Tuesday, November 20, 2012

The "Ps" of Long Term Success, Part 8

You've got PASSION, are PLANNED and PREPARED. You've PROCEEDED towards your goal with PERSISTENCE and you PAY ATTENTION with PATIENCE.

5.  Presentation

Presentation is more than a bit of parsley on the plate. Proper presentation helps us anticipate what we will experience when we eat. We taste our food with our eye first. Then we smell it. Then we taste it. But our eyes are first.

And when we truly enjoy our food, we are more likely to feel satisfied, and less likely to keep eating. Think about all those cookbooks and cooking magazines that we read. Absolutely beautiful pictures, right? Those food photographers are true artists. When I try to duplicate the recipes, I am happy if I am even close to the professional photo. Still, I'd like to think that I am not horrible at food presentation.

I think the Spinach Lasagna (foreground) and Beef Lasagna is an okay picture.

This Chocolate Pumpkin Torte looks tasty!

And my BBQ'd Chicken Thighs, Mashed Potatoes and Cheesy Broccoli looks edible, too.

My Dublin Lawyer with Beer Carrots and Steamed Asparagus looks good.

Even something with an appearance as boring as Baked Tilapia, Mashed Parsnips and Zucchini Fries looks okay with it's contrasting textures and service on a colorful plate.

All those recipes are from my blog. I do NOT claim to be a professional photographer, nor a professional chef. I don't use exotic techniques or ingredients. I just make good food and try to make it look good. And I have fun doing it, and am able to feed a happy family, which all helps.

But what about food that is poorly plated and presented?  Will that change the flavor, texture, and enjoyment? Take a look and tell me. The following pictures are from a restaurant's website, and are NOT my pictures, nor what I ordered. These photos are used by the restaurant to entice new customers. (Note: normally, I would give full credit for other's pictures. But these are bad shots and I don't think the restaurant would like to have their name identified.)

Petite Cut Sirloin Steak with Onion Frills
Okay. They are trying to sell a steak. Where is it? And the part I see looks a bit burnt. And a half piece of toast, blending in with the onion frills? It probably tastes good, but would you order this? Is it worth the $13 they are charging? Where is the side salad that comes with the meal? Even some steamed dilled carrots (not an available option) would be a welcome addition to the meal.

Chicken Cordon Bleu ($14)
All I see is a yellow sauce covering something lumpy underneath it. Is it meat? It is vegetable? Who knows? Ideally, this should have been cut open to show the chicken under the sauce. Even better, the chicken could have been plated ON the sauce, allowing us to see the chicken. (What I think when I see this is "what are they hiding from me?") But this picture is all about the sauce. And a slice of orange? Come on! What about something with contrast, such as a tomato-cucumber salad?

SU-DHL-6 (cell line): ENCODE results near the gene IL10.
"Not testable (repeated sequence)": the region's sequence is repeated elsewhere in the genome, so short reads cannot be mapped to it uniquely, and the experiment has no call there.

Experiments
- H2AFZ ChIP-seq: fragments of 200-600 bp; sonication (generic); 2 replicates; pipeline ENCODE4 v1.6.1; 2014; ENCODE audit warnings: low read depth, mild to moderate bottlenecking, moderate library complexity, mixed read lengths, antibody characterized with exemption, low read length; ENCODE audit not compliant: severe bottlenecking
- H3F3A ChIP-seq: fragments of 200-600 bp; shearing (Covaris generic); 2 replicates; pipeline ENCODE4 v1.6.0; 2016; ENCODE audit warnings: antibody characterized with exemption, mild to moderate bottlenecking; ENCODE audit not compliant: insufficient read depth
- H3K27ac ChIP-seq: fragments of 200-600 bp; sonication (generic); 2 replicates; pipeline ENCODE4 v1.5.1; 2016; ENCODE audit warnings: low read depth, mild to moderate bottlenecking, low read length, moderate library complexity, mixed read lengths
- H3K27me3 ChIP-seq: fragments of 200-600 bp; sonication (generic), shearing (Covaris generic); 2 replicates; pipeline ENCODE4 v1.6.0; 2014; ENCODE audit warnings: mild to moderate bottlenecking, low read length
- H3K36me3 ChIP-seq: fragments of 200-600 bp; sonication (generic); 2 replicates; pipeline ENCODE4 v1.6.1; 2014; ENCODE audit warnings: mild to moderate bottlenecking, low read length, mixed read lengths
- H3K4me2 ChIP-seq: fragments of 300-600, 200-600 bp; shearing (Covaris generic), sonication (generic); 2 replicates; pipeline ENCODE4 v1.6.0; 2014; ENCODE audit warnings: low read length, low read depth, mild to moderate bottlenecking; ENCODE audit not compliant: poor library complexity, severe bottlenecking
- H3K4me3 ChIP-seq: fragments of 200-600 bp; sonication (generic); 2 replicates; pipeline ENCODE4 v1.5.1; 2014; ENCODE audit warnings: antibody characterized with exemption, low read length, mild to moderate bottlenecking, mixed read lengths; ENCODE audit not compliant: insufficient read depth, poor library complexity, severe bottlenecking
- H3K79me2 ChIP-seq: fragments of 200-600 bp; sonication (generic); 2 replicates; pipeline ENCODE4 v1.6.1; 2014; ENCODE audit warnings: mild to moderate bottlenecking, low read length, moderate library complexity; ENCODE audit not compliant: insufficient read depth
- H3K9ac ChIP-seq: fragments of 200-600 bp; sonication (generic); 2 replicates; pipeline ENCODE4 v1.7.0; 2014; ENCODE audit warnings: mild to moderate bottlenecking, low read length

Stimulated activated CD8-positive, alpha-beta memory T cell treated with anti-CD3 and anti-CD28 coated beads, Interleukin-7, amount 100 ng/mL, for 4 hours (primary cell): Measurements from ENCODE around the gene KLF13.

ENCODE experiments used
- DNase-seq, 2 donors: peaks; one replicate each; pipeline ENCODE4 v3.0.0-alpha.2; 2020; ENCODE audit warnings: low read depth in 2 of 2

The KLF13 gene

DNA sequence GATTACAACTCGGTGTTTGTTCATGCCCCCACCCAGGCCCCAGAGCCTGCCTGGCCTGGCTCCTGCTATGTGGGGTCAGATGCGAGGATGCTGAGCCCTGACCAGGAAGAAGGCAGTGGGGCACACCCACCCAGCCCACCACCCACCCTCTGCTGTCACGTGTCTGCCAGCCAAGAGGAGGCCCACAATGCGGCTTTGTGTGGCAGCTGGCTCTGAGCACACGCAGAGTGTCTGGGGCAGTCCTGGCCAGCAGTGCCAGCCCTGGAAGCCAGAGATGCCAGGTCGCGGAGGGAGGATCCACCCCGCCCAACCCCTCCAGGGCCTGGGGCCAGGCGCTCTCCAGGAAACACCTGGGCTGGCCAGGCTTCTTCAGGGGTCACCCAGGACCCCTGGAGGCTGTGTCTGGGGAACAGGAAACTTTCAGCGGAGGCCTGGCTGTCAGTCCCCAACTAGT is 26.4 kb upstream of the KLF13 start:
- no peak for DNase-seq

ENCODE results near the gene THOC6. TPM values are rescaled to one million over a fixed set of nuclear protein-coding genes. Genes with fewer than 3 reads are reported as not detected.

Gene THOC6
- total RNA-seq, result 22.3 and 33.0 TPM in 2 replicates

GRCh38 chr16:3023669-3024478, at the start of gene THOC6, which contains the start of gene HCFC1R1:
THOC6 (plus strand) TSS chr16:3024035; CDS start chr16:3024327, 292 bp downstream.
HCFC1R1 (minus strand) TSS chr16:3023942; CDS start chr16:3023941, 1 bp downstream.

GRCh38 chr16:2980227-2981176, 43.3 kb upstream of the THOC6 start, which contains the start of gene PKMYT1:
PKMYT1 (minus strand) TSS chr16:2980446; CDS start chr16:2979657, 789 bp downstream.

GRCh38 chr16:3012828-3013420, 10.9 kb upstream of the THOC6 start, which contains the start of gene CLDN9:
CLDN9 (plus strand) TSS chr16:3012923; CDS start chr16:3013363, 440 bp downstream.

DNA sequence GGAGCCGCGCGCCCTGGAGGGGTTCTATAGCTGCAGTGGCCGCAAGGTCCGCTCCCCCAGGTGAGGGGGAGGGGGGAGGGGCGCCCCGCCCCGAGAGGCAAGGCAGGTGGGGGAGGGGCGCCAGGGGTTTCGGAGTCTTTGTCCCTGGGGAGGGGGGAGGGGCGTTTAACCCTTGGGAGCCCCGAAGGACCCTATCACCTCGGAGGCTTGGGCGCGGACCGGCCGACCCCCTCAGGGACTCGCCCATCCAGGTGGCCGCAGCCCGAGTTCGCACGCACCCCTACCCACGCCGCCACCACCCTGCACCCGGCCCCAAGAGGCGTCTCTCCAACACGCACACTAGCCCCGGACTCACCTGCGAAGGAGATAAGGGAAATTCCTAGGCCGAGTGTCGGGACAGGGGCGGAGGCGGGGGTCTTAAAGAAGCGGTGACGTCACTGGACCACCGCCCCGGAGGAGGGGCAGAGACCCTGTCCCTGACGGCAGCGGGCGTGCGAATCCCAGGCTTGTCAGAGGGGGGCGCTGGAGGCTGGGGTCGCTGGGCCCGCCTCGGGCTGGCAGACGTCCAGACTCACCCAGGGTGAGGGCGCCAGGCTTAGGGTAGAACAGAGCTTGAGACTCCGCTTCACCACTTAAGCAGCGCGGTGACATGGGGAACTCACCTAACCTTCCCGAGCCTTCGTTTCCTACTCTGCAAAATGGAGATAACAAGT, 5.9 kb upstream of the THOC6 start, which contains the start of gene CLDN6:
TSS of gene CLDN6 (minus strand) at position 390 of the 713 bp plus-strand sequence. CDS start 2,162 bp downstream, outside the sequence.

Baked Cod  ($12)
I don't know what to say about this. Well, actually yes, I really do know what to say. The plate is too large. The fish is white on a white plate. The piece of lettuce and lemon wedge look old and anemic (and are almost the size of the fish portion!) Where is the starch to give it some color? Maybe they could have put some some sweet potato fries on the side (except this restaurant doesn't offer them.) How about a portion of butternut squash puree in the center of the plate with the fish placed on it (again, not offered as an option) would be better. Maybe pair the butternut squash puree with a fresh and tart broccoli slaw? But this plate? Ugh.

Food needs to look good before it will taste good. And it needs to both look and taste good to be satisfying. Otherwise, you are just chewing and eating something that will physically fill you but emotionally leave you still hungry.

That is the difference between "full" and "satisfied." Eating food that energizes all our senses will more likely leave us feeling satisfied and complete because we are experiencing it through multiple sensory pathways in the brain. (Likewise, when you are learning something new, you will have greater recall if you are able to learn the information using your eyes, ears, hands and voice. But that is a completely different lecture!)

Besides tossing a bit of greenery on a plate, what can you do to enliven your meal? Go to a thrift store and find some colorful plates, in different shapes sizes so that you can use a smaller plate for a smaller portion size and not have the food look inconsequential. Prepare your food nicely. Find menu items with contrasting colors, textures and tastes and combine them in a meal. Try new foods! Explore the culinary world. Read new cookbooks and magazines for ideas, and pay attention to what is paired together.

More importantly, eat what you love. Eat the correct amount of calories (or if you are in Weight Watchers, eat all your points.) And feel satisfied when you eat, so that you do not feel the urge to graze your way through the pantry an hour after dinner.

Next: The LAST "P" of Long Term Success! (And more recipes, of course!)

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